Exasperated by the economic crisis that has been degrading their daily lives for months, hundreds of demonstrators gathered on the evening of Thursday, March 31, in front of the residence of President Gotabhaya Rajapaksa, in Colombo, to demand his resignation. Violent overflows occurred, with stone throwing, and three vehicles were set on fire. To disperse the crowds, the Sri Lankan police responded with gunfire, tear gas and water cannons, and the capital was locked down by an overnight curfew.
In the aftermath of this night of violence, the authorities blamed the events on“extremist elements”. On Friday April 1, the security forces watched the wide avenues of the capital by the sea, in an island which dreamed of being a “new Singapore” and is now being hit by the worst recession since its independence in 1948.
Thirteen hour power outage
In a cycle that continues to worsen, the 22 million inhabitants face a drastic shortage of basic necessities and galloping inflation. Medicines are running out and food prices have risen by more than 30%. On Thursday, March 31, the authorities had even resolved to impose a general power cut for a record duration of thirteen hours.
“The lack of gas, fuel and electricity has made life miserable for many Sri Lankans, especially the poorest. This situation has led to spontaneous protests across the country from desperate people, who are hungry and plunged into darkness.”comments Ruki Fernando, defender of human rights.
In Sri Lanka, Covid-19 increases poverty
These shortages are the consequences of a strict restriction on imports decreed two years ago, when Sri Lanka found itself short of foreign exchange and sought to maintain afloat the management of its external debt. Sweeping international tourism on the island, the Covid-19 pandemic has only worsened a situation poorly controlled by the government. In two years, foreign currency reserves have fallen by 70%. With the economic crisis deepening, Sri Lanka is now trying to borrow from India and China, which are waging a war for influence in the region, while seeking help from the International Monetary Fund (IMF).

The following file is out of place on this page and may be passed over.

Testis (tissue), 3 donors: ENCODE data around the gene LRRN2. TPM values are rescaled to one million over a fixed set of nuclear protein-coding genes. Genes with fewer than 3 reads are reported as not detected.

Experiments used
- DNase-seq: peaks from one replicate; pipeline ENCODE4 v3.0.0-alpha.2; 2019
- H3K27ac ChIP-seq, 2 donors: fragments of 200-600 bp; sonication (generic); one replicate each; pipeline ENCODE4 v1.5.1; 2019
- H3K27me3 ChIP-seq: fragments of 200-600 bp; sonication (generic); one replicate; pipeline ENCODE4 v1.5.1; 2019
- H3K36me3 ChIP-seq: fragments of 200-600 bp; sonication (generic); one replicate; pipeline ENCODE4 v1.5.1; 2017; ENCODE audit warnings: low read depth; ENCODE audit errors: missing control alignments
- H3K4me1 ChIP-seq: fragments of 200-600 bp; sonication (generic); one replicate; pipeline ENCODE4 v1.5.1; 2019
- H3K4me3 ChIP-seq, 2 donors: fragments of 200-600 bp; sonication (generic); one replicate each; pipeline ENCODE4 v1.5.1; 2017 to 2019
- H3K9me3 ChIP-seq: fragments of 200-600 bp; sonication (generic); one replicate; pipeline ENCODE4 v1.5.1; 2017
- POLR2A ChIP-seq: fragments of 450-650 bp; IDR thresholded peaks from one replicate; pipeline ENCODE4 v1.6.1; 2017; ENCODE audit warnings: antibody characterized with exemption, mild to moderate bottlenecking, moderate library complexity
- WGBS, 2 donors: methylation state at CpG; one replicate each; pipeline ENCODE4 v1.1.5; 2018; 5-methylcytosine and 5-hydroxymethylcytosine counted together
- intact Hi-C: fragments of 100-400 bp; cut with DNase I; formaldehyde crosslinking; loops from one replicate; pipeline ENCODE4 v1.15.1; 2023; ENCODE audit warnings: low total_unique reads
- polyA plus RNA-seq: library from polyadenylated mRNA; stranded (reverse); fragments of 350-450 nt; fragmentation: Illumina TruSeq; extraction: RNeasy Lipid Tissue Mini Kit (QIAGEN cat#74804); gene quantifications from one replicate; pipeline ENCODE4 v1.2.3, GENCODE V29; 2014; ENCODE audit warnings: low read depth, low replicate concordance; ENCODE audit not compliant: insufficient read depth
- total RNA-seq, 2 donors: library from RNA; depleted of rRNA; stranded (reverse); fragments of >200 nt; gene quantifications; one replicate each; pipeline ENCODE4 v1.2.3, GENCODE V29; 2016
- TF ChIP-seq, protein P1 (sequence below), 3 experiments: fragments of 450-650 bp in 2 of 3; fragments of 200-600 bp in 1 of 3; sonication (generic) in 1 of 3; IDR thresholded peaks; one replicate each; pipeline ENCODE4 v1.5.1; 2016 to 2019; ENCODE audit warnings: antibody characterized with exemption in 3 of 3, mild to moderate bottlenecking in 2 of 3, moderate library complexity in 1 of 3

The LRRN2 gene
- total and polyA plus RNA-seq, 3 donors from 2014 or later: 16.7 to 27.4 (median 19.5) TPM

The takeover of the “Terminator” clan
According to Ruki Fernando, the forceful response of the security forces on Thursday night illustrates the attitude of a government which is trying to “suppressing people’s grievances instead of acknowledging them and finding solutions”. The anger of the demonstrators was precisely targeted at the impetuous President Gotabhaya Rajapaksa, whose brothers and other members of the family clan have reigned over Sri Lanka for many years.
During the end of the civil war between Colombo and the Tamil rebels in 2009, this former soldier nicknamed “Terminator” was the lieutenant of Mahinda Rajapaksa, his older brother at the head of the country between 2005 and 2015. The two men lead the annihilation bloody part of the Tamil insurgency which had lasted for a quarter of a century. This military victory earned them great popularity with the Sinhalese majority. But since 2019, the cadet’s presidency has coincided with the shock of an unprecedented economic crisis.
According to Ruki Fernando, the current demonstrations are to be placed in the context of a “widespread discontent”. The activist recalls that a hundred protest marches, carried out for heterogeneous causes, were recorded on the island during the month of March alone. He sees, in this anger, the weight “previous issues such as enforced disappearances and violations perpetrated during the war, land seizure, tea plantation workers’ rights, health and education”. By combining with the rise in the prices of essential foodstuffs and the economic crisis, they are today producing an explosive cocktail.